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Not so plain sailing

not so plain sailing

I was mightily relieved to see Andrew Marr looking and sounding so fit last weekend following the stroke that had knocked him out of action just after Christmas. Strokes run in my family like fault lines through San Francisco, so I’m always on alert to see how other people cope with them.

We tend to associate strokes with the elderly, but in my family we peak early – three of my grandparents died prematurely from either a stroke or heart disease and the fourth was never well, so you can see how it might prey on my mind.

So that was why I watched the interview with Andrew Marr this weekend when he warned against sudden bursts of exercise with particular interest, and followed it with a quick surf round the British Stroke Association’s website to see what I can do to minimise the risk to me and the rest of the family. Not sure whether I will be downing a glass of beetroot juice a day to reduce my blood pressure, but, for reasons that will become clear, I was an early convert to a Mediterranean diet, siestas and the avoidance of sudden bursts of strenuous exercise.

My Dad suffered a stroke in his early 40s that sounds remarkably similar to the one suffered by Andrew Marr and he was back on his feet with no noticeable long-term effects within a couple of months and went on to live in happy and healthy hypochondria until he was almost 80.

Like Andrew Marr’s stroke, it was brought on by a sudden burst of overexertion. But unlike Andrew – whose stroke was brought on by going overboard on a virtual boat (he blames an excessive session on the rowing machine) – my Dad’s was brought on by going overboard (almost literally) on a real one.

As I’ve mentioned before, my parents had a footloose and fancy-free spell living on a boat when my sister and I were kids, and it was during that time that Dad keeled over. We were moored in a fishing village in a tiny island off Sicily and there was, as they say, a storm brewing. Dad was anxious to move the boat to a safer mooring and rushed up on deck straight after lunch to winch up the anchor. I can see him now, frantically pulling the winch back and forth while Mum pleaded with him to wait until his lunch had gone down. (They were early adopters of the siesta, Mum and Dad).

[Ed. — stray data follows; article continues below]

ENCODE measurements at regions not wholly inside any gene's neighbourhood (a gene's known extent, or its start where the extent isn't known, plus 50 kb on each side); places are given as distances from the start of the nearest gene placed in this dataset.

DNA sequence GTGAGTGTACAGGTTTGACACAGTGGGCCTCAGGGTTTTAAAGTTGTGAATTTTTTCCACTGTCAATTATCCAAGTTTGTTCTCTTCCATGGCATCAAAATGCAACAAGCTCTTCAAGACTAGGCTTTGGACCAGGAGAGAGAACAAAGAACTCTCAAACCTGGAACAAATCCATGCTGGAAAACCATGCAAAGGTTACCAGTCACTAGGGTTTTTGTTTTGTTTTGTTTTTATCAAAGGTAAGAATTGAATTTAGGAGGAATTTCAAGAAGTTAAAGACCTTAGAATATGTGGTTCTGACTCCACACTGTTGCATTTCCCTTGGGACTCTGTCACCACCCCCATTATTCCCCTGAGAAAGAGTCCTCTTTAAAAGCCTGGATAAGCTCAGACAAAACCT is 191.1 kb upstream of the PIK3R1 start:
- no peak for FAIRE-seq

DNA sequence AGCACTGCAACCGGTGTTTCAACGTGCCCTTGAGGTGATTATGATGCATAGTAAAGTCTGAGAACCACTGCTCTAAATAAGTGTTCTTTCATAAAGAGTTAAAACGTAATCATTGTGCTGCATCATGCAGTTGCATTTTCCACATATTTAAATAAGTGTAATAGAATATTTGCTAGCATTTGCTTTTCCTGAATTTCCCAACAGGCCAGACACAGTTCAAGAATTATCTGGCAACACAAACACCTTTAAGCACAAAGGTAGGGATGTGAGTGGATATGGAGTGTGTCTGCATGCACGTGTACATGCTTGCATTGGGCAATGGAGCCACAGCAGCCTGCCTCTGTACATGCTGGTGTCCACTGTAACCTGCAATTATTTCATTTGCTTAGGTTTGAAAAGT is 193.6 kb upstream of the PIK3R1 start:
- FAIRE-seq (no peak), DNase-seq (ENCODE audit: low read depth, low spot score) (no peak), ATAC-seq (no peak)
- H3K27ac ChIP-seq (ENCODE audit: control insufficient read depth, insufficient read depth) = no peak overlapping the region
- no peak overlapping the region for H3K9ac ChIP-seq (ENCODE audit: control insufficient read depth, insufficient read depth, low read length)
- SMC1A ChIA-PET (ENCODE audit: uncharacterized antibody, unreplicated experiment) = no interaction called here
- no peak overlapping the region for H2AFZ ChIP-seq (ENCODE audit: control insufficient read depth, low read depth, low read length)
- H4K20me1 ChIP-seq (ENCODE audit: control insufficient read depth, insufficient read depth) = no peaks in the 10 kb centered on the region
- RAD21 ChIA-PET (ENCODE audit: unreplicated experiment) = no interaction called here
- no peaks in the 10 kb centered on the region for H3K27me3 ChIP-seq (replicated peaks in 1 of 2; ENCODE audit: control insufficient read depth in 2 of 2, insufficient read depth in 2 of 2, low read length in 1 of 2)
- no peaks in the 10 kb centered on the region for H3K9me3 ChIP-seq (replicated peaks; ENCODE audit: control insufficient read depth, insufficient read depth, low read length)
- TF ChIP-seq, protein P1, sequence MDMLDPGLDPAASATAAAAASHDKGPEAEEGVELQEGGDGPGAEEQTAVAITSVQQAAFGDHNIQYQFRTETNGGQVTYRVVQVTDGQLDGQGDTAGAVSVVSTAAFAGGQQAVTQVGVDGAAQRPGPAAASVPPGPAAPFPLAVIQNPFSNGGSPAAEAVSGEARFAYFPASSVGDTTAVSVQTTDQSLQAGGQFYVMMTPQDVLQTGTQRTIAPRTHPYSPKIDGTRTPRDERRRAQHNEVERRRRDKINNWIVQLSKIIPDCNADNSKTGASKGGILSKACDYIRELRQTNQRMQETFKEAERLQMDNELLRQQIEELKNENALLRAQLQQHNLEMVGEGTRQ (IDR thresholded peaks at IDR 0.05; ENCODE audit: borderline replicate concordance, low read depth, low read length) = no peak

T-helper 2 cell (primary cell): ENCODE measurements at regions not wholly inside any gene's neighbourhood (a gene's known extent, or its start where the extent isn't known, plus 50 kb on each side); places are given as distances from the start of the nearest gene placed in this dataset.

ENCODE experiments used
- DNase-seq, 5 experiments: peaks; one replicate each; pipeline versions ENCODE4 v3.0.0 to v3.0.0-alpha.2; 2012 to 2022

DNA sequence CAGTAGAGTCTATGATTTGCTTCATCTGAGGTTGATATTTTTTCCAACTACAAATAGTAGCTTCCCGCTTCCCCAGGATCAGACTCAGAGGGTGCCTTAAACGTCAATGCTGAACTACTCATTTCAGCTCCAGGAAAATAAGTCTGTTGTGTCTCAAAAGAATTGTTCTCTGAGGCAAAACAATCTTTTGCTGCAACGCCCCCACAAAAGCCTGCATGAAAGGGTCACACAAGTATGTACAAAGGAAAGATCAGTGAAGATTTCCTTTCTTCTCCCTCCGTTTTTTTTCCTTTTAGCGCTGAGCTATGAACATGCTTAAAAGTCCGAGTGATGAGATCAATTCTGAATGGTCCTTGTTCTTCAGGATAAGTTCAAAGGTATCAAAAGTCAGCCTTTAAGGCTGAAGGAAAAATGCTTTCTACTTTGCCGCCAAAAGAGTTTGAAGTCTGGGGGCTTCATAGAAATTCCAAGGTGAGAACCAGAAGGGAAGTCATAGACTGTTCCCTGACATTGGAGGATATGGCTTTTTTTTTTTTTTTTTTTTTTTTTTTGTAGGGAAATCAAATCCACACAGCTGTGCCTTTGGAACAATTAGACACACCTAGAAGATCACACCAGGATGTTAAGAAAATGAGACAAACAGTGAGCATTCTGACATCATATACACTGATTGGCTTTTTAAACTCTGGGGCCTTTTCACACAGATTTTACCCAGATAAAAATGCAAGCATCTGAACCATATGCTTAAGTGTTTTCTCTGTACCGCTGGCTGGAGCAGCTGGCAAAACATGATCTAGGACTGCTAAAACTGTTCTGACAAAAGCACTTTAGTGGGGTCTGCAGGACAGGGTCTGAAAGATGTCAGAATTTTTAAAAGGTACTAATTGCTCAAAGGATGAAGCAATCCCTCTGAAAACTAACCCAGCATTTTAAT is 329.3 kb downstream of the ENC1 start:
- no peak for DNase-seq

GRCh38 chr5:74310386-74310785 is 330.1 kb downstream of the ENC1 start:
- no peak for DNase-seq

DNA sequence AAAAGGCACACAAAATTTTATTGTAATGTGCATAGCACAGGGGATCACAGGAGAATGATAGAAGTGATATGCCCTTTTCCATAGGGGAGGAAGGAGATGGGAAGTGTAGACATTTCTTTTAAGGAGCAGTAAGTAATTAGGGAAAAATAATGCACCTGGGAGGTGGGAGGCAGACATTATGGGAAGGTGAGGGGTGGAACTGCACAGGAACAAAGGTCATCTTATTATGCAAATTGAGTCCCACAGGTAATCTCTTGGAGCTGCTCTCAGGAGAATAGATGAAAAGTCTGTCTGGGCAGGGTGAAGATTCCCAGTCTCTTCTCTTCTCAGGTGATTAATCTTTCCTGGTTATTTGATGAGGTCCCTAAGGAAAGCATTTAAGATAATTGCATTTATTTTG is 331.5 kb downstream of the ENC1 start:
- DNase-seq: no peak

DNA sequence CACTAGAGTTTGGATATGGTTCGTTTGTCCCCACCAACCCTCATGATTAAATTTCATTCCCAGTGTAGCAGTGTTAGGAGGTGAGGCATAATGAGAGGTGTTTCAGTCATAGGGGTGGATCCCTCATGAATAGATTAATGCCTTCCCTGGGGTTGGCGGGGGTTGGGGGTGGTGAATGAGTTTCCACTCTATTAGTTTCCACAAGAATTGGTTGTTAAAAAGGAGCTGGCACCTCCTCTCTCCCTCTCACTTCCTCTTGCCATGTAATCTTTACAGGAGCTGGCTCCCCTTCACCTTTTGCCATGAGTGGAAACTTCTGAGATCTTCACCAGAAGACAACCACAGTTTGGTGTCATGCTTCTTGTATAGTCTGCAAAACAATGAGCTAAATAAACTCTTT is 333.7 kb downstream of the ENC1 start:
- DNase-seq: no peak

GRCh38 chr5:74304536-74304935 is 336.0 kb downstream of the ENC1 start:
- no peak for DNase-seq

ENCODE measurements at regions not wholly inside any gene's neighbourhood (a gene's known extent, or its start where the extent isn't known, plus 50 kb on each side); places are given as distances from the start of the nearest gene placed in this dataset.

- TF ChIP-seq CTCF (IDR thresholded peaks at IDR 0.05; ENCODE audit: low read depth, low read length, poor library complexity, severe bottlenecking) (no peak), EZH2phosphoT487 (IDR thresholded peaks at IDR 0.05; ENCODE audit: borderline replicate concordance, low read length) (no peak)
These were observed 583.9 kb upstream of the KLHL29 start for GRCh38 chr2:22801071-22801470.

I can’t remember what happened next but I do remember Dad collapsing downstairs and ending up lying down inside the boat, completely unable to move his left side. By now the weather situation was getting critical and we knew that if we didn’t move the boat back to the mainland it would be smashed against the harbour wall and we would be homeless. This is the bit where it turns into a nautical spaghetti western…

The only other boats in the harbour were big, sturdy Sicilian fishing boats, one of which was our neighbour. My Mum went across and explained (fortunately in Italian) our predicament. The capitano, Giuseppe, came aboard and could see that my mum was about as capable of taking the boat on an overnight crossing back to mainland Sicily as I am now of flying to New York solo. Never fear, signora, he said, I shall take your boat, and my crew will take mine.

And that’s exactly what happened. I can still see Giuseppe now, chewing on a cigar, a black fisherman’s cap on his head, standing at the wheel of our flimsy wooden boat while his huge fishing boat sailed alongside. If it were turned into a movie, he would be played by Tom Conti.

In the morning we woke up moored alongside his boat in the safer waters of Trapani. And for what seemed like months, but can only have been a few days while the weather calmed down, his crew cooked their lunch on deck every day and shared it with us. They also invited my sister and I aboard to play cards and eat pasta. Which is how I learned to twirl pasta like a pro and play rummy.

Dad made a full recovery and the following summer, and every summer until we came back to the UK, we returned to Marettimo to see Giuseppe and his family (they had two kids a little older than us). Giuseppe died a few years before my parents, but his son, Joe, now an officer in the Sicilian police, still calls me every few months, just, you know, to see if I need anything taken care of…

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